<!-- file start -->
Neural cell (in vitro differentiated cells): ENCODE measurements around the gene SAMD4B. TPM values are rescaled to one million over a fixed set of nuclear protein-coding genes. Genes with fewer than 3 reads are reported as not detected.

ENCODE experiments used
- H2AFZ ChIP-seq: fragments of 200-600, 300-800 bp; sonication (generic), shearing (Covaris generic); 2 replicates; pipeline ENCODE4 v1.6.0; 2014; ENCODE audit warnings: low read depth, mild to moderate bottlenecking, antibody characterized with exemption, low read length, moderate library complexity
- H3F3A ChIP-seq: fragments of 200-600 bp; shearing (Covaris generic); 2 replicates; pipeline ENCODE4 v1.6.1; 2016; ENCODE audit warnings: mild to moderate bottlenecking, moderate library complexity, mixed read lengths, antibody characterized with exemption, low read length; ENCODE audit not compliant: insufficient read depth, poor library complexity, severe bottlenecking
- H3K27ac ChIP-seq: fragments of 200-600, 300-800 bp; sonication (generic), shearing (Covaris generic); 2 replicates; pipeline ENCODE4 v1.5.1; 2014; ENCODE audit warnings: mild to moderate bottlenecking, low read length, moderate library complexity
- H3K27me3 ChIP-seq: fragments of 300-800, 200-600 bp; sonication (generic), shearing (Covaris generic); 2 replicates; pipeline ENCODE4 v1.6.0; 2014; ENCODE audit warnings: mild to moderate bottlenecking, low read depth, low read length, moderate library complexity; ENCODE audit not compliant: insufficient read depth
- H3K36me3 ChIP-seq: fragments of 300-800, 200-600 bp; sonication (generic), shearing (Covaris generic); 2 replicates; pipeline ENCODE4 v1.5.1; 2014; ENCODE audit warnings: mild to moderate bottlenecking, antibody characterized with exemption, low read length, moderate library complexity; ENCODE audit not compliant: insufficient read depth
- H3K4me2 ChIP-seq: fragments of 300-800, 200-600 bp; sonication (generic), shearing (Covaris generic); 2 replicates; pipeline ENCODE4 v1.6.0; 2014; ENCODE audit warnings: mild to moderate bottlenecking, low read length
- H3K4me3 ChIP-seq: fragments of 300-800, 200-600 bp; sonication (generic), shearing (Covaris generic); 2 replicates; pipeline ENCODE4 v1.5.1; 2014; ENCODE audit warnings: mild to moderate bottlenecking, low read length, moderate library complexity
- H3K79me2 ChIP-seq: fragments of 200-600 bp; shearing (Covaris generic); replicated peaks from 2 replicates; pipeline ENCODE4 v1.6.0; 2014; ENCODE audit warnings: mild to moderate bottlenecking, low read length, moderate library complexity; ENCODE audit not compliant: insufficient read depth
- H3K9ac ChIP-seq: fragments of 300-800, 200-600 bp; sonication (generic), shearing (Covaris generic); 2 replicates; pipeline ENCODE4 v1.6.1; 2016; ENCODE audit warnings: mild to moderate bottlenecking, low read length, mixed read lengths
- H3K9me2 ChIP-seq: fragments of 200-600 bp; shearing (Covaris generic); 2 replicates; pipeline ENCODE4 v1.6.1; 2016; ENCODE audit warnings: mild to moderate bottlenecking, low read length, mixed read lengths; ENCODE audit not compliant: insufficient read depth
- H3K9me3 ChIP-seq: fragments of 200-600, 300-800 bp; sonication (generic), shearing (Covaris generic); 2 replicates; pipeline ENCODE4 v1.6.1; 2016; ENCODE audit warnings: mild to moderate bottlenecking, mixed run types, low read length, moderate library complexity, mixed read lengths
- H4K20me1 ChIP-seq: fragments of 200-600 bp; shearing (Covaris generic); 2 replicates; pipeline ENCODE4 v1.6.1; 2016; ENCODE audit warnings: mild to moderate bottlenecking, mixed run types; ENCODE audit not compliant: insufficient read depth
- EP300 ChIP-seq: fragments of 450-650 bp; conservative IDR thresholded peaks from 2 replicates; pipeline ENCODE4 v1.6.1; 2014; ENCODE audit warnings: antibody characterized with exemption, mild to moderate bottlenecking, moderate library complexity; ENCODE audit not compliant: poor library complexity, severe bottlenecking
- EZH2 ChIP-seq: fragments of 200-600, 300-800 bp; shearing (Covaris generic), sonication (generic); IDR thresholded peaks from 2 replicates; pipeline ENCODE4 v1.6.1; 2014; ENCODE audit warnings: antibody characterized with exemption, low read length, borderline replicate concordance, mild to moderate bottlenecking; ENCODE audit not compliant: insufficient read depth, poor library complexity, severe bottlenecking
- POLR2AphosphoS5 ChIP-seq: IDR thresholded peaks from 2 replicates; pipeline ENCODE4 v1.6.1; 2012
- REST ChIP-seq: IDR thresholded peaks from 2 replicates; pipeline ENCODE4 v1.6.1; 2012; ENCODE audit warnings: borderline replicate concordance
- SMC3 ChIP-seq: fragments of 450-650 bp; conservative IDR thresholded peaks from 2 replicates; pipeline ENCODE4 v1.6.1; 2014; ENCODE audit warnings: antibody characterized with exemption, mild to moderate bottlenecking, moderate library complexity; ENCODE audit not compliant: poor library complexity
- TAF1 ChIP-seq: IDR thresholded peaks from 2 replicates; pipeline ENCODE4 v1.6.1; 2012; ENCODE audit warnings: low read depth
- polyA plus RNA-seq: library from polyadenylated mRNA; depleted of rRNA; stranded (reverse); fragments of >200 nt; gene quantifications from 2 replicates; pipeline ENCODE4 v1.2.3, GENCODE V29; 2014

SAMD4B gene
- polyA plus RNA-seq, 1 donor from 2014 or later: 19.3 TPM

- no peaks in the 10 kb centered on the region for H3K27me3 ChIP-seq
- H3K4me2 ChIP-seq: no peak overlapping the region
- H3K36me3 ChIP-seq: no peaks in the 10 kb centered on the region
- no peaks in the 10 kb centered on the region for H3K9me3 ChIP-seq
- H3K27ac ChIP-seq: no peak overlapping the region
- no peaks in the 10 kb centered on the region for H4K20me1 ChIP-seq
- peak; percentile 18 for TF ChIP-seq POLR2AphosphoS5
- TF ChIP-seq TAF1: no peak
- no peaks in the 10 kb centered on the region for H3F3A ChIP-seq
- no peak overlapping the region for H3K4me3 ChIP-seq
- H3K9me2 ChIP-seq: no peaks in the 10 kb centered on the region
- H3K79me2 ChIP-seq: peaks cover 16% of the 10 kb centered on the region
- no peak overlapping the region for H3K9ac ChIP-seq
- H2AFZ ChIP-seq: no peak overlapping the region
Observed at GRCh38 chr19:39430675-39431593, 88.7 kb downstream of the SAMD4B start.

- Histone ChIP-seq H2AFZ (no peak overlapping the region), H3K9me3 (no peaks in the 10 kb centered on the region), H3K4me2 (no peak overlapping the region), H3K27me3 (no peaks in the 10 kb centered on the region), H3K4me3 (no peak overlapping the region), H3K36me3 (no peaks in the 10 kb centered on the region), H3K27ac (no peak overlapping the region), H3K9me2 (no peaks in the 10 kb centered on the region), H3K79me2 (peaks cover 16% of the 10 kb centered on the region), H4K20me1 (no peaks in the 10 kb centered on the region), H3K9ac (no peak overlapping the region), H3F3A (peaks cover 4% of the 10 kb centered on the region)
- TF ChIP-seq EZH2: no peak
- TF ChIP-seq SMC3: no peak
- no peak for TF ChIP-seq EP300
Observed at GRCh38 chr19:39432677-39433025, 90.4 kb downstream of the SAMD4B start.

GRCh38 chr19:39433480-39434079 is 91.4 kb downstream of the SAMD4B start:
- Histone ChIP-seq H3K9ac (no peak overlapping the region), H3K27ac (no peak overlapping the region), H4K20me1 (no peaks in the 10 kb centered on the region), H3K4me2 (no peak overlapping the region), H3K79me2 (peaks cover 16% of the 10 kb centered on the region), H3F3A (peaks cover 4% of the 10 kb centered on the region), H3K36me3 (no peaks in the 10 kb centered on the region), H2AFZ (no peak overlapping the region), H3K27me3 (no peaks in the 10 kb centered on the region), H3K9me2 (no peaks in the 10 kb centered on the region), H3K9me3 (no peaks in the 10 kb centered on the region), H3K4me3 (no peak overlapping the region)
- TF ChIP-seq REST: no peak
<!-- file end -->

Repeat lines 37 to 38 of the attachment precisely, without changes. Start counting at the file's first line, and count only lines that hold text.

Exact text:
- H2AFZ ChIP-seq: no peak overlapping the region
Observed at GRCh38 chr19:39430675-39431593, 88.7 kb downstream of the SAMD4B start.